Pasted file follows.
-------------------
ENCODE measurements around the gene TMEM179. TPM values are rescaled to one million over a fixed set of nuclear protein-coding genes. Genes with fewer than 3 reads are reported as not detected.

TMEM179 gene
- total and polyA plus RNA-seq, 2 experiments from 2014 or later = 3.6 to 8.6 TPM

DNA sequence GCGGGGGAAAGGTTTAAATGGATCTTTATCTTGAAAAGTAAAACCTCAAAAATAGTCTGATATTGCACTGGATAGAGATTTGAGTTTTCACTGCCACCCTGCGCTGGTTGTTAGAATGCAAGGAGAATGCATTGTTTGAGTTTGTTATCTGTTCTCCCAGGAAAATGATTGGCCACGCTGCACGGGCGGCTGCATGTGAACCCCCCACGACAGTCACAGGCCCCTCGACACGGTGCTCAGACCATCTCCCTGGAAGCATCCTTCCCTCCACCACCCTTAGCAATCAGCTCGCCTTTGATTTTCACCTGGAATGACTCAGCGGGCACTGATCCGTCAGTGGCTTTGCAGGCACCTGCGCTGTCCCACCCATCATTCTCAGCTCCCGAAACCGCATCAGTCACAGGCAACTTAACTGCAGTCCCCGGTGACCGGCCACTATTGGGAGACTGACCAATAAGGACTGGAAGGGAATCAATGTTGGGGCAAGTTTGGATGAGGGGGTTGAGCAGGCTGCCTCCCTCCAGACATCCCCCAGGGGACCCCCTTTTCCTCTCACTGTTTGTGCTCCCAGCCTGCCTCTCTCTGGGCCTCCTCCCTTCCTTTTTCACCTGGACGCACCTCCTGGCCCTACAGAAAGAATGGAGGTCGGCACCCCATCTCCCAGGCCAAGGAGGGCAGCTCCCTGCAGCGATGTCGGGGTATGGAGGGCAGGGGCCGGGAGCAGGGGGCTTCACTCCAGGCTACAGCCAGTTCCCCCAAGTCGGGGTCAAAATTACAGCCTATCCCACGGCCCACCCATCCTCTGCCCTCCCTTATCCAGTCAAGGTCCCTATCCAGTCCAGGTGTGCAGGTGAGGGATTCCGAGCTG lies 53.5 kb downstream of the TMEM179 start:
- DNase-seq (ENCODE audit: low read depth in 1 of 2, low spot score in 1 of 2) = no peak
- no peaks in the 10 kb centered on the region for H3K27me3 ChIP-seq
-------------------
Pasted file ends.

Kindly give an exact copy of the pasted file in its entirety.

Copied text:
ENCODE measurements around the gene TMEM179. TPM values are rescaled to one million over a fixed set of nuclear protein-coding genes. Genes with fewer than 3 reads are reported as not detected.

TMEM179 gene
- total and polyA plus RNA-seq, 2 experiments from 2014 or later = 3.6 to 8.6 TPM

DNA sequence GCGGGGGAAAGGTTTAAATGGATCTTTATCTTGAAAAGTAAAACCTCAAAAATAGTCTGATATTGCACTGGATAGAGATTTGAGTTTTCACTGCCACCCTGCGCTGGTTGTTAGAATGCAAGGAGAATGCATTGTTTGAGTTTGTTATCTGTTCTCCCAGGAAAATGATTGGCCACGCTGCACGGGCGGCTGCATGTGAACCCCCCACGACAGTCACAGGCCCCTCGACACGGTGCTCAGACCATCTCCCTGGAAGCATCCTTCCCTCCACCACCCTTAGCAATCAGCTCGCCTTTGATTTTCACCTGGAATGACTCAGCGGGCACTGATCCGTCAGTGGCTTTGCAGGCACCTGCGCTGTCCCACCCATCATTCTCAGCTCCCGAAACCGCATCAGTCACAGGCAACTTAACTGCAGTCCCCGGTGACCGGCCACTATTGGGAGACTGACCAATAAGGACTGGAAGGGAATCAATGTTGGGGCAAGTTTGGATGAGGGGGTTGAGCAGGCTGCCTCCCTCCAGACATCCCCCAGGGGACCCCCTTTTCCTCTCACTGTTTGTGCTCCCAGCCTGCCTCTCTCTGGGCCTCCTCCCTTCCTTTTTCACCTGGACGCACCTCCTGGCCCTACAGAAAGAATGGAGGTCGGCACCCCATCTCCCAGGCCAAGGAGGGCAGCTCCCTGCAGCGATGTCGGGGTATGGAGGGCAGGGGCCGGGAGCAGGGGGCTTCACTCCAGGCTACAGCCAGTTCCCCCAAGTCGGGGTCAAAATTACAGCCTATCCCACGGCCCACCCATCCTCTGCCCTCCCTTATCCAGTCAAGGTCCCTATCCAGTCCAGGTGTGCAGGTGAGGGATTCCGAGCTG lies 53.5 kb downstream of the TMEM179 start:
- DNase-seq (ENCODE audit: low read depth in 1 of 2, low spot score in 1 of 2) = no peak
- no peaks in the 10 kb centered on the region for H3K27me3 ChIP-seq